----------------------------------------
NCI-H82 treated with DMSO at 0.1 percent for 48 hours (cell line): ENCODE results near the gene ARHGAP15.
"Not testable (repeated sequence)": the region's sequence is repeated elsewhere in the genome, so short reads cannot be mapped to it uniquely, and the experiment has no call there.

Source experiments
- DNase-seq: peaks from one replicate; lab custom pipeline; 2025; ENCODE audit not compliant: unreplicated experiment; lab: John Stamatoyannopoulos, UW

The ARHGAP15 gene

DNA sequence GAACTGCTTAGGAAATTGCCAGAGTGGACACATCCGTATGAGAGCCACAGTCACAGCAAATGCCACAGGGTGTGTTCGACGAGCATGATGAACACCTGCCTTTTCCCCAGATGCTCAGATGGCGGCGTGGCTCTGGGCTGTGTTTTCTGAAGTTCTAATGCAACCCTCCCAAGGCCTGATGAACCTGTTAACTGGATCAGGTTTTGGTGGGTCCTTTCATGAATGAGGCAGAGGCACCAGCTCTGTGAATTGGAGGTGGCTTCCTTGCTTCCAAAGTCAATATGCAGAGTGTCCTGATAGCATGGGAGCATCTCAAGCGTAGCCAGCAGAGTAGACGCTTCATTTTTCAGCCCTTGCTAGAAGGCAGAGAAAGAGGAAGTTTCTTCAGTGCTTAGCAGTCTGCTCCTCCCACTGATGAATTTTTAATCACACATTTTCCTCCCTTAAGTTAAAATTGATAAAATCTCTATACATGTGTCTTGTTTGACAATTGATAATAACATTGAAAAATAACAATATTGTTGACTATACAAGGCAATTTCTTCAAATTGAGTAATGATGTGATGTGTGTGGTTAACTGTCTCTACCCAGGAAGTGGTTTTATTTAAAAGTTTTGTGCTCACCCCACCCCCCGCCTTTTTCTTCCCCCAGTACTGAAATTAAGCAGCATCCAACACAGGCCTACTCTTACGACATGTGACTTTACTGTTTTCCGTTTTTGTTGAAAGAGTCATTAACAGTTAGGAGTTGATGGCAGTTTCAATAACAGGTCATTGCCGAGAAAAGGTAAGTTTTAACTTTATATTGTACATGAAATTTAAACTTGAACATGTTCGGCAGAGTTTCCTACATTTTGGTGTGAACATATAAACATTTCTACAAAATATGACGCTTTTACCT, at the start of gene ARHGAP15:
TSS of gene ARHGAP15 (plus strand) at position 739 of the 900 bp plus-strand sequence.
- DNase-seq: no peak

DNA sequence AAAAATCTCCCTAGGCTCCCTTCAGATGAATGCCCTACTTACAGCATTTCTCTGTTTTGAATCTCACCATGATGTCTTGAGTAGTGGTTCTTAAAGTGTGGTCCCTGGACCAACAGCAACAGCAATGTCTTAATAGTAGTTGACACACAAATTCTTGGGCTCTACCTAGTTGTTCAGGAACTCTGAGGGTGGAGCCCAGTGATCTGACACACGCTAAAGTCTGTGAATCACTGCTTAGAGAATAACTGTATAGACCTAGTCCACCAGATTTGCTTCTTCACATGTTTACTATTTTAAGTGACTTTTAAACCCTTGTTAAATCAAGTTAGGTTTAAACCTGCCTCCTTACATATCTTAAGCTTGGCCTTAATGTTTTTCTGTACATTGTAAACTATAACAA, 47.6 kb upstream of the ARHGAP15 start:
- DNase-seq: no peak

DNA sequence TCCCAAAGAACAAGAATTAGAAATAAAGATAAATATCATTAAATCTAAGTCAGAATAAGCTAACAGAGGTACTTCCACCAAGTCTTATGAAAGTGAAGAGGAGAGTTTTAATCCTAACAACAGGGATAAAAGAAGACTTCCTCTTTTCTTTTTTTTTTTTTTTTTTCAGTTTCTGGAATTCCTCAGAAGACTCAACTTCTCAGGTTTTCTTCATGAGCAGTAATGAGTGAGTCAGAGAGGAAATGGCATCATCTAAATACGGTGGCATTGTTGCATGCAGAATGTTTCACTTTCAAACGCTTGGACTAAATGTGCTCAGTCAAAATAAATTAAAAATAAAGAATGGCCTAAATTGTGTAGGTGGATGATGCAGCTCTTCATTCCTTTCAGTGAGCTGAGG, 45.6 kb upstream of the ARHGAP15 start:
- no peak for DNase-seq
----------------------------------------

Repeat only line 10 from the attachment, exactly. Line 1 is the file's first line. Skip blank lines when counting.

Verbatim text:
- DNase-seq: no peak